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Mr. M is a 39-year-old man who arrives at the emergency department after vomiting blood. He reports waking the morning of admission with an “upset stomach.” He initially attributed this to a hangover. After about an hour he vomited “a gallon of blood” with no other stomach contents. Almost immediately afterward, he had a second episode of hematemesis and called 911.

image At this point, what is the leading hypothesis, what are the active alternatives, and is there a must not miss diagnosis? Given this differential diagnosis, what tests should be ordered?


Mr. M is having an upper GI bleed. The hematemesis is a pivotal point in this case and localizes the source of the bleeding to above the ligament of Treitz. Peptic ulcer disease and gastritis are the most common causes of upper GI bleeding. Although not always present, preceding symptoms of abdominal distress are common with peptic ulcer disease and gastritis. When incorporating patient-­specific risk factors, such as this patient’s alcohol use, esophageal varices should be added to the differential diagnosis. The details of the patient’s alcohol use are still unknown, so his risk of portal hypertension cannot be predicted. A Mallory-Weiss tear is also possible, but the patient would report vomiting before the onset of bleeding. Table 19-4 lists the differential diagnosis.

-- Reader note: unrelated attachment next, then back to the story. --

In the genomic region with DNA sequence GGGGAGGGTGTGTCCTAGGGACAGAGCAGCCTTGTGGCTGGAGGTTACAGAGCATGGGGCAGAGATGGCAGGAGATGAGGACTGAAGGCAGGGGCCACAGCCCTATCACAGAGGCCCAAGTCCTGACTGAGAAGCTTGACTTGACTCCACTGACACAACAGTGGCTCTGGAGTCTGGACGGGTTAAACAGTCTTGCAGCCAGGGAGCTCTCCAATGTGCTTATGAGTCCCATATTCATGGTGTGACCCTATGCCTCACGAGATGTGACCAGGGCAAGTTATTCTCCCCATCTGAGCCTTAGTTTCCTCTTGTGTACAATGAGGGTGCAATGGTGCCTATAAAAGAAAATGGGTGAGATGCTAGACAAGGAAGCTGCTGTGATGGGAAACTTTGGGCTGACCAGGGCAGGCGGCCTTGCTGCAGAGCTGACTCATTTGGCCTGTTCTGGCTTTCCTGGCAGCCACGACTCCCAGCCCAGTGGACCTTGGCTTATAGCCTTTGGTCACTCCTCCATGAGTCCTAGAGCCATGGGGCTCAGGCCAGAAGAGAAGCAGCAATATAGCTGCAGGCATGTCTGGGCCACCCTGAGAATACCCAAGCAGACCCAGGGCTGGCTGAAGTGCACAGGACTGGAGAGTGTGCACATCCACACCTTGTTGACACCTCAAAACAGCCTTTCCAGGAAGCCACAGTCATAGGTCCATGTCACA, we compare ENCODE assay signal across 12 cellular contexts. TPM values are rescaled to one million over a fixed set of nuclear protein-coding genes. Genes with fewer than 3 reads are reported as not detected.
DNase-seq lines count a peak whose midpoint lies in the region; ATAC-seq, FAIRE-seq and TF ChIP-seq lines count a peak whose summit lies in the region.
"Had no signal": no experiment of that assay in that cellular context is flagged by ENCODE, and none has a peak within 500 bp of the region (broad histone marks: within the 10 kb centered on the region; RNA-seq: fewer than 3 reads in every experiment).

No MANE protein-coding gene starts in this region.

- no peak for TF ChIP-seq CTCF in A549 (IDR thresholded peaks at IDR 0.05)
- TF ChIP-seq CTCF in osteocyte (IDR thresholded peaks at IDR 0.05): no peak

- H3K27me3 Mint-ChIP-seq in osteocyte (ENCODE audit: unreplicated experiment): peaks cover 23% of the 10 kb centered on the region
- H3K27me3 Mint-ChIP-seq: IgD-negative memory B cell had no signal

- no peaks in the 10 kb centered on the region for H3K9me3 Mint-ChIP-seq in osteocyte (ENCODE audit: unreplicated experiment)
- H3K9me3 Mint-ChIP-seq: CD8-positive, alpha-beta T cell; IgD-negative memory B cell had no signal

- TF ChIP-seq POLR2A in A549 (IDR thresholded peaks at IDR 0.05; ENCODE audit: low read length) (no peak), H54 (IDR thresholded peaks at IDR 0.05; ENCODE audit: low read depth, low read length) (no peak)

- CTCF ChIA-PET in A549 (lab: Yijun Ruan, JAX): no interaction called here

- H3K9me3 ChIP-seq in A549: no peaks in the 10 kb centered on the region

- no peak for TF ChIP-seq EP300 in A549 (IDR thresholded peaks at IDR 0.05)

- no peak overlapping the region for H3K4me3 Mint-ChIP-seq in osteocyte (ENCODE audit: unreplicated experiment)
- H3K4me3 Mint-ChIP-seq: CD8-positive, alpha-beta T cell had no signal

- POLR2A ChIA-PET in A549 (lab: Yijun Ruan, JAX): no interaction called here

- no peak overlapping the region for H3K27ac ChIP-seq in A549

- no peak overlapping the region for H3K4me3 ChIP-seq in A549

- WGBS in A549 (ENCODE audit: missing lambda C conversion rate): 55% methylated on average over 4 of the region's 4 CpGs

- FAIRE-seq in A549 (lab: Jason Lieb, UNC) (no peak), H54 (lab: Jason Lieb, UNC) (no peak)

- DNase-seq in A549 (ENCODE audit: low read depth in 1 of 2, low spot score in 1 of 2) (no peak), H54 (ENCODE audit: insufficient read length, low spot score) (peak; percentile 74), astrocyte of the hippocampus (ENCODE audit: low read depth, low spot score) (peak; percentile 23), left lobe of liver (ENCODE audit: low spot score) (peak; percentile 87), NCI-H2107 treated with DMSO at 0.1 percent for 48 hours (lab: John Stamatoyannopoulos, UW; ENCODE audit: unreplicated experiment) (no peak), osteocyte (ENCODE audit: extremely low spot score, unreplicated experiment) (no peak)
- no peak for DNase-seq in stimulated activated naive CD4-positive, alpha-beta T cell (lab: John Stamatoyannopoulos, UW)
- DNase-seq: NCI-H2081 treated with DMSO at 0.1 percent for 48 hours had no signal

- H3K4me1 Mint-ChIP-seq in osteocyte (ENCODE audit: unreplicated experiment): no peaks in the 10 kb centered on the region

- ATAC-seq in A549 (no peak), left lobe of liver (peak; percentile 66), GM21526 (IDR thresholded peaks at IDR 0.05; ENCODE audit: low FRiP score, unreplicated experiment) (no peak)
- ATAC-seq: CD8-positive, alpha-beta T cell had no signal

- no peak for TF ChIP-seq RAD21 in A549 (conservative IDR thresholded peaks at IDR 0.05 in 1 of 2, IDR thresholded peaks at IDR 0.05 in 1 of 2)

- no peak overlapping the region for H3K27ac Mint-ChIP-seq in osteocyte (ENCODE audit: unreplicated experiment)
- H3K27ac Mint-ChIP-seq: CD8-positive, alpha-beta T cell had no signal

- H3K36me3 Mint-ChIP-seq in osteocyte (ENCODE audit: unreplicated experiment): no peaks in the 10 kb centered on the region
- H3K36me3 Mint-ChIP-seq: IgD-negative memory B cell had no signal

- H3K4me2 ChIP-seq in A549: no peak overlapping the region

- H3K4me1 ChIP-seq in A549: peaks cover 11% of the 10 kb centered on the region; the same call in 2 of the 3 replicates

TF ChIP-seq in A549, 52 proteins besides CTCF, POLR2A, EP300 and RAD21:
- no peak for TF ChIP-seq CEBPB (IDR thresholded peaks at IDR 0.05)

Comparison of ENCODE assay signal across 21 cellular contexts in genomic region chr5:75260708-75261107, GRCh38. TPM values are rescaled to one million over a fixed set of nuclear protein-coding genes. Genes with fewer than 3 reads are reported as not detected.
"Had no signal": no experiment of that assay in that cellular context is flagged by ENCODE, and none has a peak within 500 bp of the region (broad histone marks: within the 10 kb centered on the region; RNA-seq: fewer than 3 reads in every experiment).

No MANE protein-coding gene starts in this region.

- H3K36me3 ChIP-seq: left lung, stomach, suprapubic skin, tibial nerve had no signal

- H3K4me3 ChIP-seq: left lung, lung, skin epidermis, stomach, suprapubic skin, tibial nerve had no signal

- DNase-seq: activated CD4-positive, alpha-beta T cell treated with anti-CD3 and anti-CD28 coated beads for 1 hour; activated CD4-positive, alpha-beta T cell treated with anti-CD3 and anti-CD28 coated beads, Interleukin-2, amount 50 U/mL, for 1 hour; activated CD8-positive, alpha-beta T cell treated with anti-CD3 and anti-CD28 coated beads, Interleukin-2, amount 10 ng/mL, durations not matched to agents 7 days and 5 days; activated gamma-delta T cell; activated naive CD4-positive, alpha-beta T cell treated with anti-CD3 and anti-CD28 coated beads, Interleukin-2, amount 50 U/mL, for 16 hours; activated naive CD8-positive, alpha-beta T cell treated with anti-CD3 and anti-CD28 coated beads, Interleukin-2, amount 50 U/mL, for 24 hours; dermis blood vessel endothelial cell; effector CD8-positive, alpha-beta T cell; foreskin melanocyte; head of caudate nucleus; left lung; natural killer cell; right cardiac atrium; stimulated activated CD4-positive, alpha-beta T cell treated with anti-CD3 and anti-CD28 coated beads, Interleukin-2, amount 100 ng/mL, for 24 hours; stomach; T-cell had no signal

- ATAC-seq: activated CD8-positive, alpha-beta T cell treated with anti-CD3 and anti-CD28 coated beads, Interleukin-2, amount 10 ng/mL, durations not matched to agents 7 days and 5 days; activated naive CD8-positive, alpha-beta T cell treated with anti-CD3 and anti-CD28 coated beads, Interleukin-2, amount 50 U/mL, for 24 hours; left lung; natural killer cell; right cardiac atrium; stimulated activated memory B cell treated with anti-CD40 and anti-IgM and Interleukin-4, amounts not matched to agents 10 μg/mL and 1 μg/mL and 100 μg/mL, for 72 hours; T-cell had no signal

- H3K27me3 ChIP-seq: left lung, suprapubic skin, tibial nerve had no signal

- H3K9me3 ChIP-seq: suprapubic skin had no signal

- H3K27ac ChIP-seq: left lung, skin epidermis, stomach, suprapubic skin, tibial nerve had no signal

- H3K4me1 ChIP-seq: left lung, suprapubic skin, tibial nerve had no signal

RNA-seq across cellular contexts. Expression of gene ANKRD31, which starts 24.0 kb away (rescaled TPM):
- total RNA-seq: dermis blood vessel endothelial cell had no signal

Table 19-4.Diagnostic hypotheses for Mr. M.


On further history, the patient reports no previous episodes of GI bleeding. He reports occasional stomach upset, usually following drinking binges. He denies NSAID use. Mr. M says that he has been drinking heavily since his late teens. He drinks at least a fifth of hard liquor and a 6-pack of beer daily for the last 20 years. He reports that he has not seen a doctor since his pediatrician.

On physical exam, Mr. M is anxious and appears tired. He smells of alcohol. While sitting, his BP is 140/80 mm Hg and his pulse is 100 bpm. While standing, his BP is 100/80 mm Hg and his pulse is 130 bpm. His temperature is 37.0°C and RR is 16 breaths per minute. Sclera are slightly icteric. Lungs are clear and heart is tachycardic but regular. Abdomen is soft without hepatomegaly. There is no ascites, but the spleen is palpable about 2 cm below the costal margin.


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